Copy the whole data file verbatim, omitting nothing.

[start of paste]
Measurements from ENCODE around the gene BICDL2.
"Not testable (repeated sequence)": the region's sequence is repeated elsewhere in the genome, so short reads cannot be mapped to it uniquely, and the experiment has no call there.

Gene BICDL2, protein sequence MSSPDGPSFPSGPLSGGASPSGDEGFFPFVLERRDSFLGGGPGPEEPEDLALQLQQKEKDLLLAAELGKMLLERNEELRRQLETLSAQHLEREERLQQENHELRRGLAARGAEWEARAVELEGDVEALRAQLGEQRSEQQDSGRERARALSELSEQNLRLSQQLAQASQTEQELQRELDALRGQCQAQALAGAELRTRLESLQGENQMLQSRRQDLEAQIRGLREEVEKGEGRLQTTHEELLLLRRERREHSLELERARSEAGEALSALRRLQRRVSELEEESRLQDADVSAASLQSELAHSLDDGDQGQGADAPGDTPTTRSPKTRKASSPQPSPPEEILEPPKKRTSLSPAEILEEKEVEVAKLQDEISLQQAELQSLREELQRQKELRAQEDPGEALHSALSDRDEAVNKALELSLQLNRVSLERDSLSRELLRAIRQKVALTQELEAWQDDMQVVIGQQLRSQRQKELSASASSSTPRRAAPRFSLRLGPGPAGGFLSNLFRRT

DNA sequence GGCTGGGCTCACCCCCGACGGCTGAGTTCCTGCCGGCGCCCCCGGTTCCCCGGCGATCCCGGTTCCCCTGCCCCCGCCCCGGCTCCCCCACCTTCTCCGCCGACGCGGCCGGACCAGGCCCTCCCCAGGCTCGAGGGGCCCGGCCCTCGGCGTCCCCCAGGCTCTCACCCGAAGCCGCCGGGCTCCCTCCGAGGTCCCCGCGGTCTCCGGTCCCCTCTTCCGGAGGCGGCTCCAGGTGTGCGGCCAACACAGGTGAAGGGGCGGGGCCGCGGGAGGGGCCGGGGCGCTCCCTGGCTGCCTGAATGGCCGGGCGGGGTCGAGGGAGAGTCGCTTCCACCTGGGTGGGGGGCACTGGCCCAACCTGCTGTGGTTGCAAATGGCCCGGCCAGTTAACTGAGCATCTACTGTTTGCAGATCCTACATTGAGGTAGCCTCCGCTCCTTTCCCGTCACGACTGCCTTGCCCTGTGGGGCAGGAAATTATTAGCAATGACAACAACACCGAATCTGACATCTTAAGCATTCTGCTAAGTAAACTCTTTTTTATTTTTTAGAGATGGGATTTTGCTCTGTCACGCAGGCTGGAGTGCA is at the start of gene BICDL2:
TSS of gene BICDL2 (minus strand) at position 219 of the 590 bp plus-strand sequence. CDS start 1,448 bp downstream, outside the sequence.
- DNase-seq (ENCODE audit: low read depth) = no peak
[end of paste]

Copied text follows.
Measurements from ENCODE around the gene BICDL2.
"Not testable (repeated sequence)": the region's sequence is repeated elsewhere in the genome, so short reads cannot be mapped to it uniquely, and the experiment has no call there.

Gene BICDL2, protein sequence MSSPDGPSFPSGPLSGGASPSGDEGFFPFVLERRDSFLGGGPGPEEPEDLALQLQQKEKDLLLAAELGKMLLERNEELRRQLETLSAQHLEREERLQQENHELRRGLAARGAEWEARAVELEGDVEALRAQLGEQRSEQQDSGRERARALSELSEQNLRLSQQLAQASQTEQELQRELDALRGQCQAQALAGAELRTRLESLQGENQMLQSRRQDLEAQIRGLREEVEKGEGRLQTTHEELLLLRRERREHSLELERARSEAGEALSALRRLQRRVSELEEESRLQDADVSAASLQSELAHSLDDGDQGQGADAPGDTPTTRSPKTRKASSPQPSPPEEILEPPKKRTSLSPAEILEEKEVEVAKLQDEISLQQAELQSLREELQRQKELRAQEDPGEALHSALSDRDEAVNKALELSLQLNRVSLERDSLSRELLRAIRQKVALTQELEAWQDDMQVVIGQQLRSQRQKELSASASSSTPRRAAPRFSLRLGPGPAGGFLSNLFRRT

DNA sequence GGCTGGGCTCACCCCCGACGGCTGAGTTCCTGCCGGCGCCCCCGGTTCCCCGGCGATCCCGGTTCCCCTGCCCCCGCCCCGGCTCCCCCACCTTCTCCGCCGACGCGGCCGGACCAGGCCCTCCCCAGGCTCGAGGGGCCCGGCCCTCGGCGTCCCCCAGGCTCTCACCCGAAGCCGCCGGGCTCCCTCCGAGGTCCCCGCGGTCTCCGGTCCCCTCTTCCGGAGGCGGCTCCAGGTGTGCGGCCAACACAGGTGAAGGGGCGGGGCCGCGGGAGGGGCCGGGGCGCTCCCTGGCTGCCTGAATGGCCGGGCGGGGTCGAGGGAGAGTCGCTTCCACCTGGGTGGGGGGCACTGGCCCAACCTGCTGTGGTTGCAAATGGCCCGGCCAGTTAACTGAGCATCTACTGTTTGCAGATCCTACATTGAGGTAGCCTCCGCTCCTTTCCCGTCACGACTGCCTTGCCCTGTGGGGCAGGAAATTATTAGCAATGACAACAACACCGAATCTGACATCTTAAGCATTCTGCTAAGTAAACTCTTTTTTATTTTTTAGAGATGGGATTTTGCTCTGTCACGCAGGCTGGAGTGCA is at the start of gene BICDL2:
TSS of gene BICDL2 (minus strand) at position 219 of the 590 bp plus-strand sequence. CDS start 1,448 bp downstream, outside the sequence.
- DNase-seq (ENCODE audit: low read depth) = no peak